Information archiving might not sound exciting but the revenue it can bring certainly is. It may become one of the hottest technologies in 2010.
Data archiving started with Hierarchical Storage Management (HSM) and evolved into Information Lifecycle Management (ILM). Today it has turned into a more ‘elegant’ technology in its own right, one that is all about the long-term management of information.
It is no longer about just storing data, but organising and indexing it so it can be searched and made useful, protecting it when laws and regulations require it to be protected and erasing it on demand.
Behind the expected growth are drivers such as IT efficiency, cost reduction, business risk and compliance. According to IDC, the archiving software market alone will grow from $1.5bn in 2009 to nearly $2.5bn in 2013.
It is important to recognise that a backup is not an archive and an archive is not a backup. For example, an archive will almost certainly include search tools and probably some form of content indexing, while to find information in a backup you will normally already need to know where to look.
Similarly, you cannot use an archive to restore an application or system that has been lost, damaged or incorrectly updated. You can use one as the other, but this can be tricky. Resellers will help their customers better with a more effective data-protection strategy.
Organisations create archives to manage their stored information and data better or implement business processes such as data warehousing, e-discovery and compliance.
Much of the data on any storage volume is probably inactive – rarely accessed and unchanging but kept 'just in case'. This may include old emails or working documents from completed projects.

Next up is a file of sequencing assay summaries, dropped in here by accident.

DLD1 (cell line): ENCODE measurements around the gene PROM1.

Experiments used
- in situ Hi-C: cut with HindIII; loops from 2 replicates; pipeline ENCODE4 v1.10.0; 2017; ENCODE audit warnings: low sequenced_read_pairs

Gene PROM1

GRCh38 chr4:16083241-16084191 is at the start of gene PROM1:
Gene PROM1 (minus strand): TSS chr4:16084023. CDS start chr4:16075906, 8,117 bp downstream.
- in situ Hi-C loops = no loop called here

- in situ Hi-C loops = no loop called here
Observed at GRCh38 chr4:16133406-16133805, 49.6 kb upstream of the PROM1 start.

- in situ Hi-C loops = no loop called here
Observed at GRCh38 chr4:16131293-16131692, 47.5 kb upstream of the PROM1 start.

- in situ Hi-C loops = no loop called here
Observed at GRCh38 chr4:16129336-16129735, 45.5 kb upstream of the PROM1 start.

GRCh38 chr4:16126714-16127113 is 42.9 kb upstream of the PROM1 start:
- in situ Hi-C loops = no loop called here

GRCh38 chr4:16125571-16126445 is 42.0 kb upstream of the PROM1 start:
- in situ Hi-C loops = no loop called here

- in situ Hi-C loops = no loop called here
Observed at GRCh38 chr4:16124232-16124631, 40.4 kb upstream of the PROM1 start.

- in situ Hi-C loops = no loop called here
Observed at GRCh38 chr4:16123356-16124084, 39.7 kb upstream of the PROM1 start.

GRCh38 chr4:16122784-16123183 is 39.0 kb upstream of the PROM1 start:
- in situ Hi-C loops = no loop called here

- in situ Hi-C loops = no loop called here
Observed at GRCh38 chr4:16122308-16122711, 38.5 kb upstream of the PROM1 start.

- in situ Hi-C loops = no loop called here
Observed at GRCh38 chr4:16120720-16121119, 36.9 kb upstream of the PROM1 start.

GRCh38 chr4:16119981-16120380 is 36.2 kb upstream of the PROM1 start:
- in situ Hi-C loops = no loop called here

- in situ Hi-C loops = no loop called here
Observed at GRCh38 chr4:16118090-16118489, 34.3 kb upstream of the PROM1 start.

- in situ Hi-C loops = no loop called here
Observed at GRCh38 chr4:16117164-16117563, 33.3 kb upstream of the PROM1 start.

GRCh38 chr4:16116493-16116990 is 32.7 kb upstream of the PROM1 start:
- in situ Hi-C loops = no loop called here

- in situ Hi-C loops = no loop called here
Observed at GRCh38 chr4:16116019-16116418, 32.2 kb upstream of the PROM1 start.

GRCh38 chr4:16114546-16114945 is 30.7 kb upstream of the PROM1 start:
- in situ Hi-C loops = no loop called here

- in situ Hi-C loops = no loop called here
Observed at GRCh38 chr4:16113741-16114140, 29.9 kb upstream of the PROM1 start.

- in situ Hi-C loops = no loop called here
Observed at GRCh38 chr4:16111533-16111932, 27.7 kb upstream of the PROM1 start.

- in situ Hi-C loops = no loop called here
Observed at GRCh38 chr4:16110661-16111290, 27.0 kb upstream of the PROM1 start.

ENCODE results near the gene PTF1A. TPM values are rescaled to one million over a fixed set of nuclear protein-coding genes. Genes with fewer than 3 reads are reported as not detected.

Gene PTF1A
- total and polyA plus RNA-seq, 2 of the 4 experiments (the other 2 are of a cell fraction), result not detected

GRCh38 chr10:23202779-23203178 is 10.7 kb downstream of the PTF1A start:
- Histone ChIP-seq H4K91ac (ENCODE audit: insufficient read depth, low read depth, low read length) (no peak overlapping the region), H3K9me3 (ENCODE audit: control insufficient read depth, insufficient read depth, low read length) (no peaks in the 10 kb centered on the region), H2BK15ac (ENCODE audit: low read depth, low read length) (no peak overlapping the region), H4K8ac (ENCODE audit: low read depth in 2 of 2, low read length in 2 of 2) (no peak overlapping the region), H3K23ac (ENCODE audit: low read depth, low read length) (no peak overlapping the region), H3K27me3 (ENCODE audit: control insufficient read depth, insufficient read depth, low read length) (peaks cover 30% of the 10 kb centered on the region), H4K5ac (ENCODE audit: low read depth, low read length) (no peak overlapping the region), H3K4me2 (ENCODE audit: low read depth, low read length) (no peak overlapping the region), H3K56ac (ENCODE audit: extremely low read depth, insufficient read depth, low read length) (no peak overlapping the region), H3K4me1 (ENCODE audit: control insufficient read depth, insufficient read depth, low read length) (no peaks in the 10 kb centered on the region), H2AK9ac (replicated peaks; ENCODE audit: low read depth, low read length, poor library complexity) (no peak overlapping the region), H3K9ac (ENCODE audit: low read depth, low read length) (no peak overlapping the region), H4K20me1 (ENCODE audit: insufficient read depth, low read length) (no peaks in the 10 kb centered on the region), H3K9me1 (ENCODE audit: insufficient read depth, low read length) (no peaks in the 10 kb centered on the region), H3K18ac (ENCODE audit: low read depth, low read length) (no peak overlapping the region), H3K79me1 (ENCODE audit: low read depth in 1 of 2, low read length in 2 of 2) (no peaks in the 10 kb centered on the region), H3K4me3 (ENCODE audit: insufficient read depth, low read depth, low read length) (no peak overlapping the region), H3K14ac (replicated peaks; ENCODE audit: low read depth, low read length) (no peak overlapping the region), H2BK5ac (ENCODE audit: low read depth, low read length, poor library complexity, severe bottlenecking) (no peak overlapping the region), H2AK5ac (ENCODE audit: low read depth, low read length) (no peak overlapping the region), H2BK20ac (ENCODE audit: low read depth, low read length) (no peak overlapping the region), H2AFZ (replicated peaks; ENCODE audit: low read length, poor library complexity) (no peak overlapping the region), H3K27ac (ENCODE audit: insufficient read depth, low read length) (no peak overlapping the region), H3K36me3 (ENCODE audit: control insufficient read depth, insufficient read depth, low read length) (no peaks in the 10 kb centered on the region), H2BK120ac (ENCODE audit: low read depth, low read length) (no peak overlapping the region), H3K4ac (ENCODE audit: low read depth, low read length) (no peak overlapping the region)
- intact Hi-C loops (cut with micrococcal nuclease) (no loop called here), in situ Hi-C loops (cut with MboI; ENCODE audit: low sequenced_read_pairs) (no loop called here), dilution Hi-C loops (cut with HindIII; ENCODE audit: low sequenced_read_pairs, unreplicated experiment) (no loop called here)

With regard to business processes the primary factor is regulatory compliance. Data must be protected, communications audited and retained in case of dispute or complaint; and when relevant information is demanded, it must be found and delivered promptly. A sound archiving strategy can support these needs.
Archiving also offers a way to consolidate information from multiple sources, whether they are different IT systems or different offices, and to make it searchable and useful.
These are all opportunities for the channel to introduce to end users the benefits that data archiving can offer, such as reduced costs and simplified storage management.
You must know where to start and which content types are critical to each customer.
Generally, a single archive for all data sources and automated data movement policies tends to be welcomed by most organisations looking to streamline their storage environments and reduce costs. So that can be a safe starting point.
Customers will need different policies to control and audit access to information, ensure data has been deleted, or verify if an email message has been received and read.
If a reseller sticks with a template for all its customers it will never become a strong contender in this market. A data archive should be dynamic, transparent and accessible so resellers looking to make a break into this market should build active archives and not data graveyards.
It would be a false economy for the channel to try and make a quick buck.
Andrew Brewerton is EMEA technical director at BakBone Software
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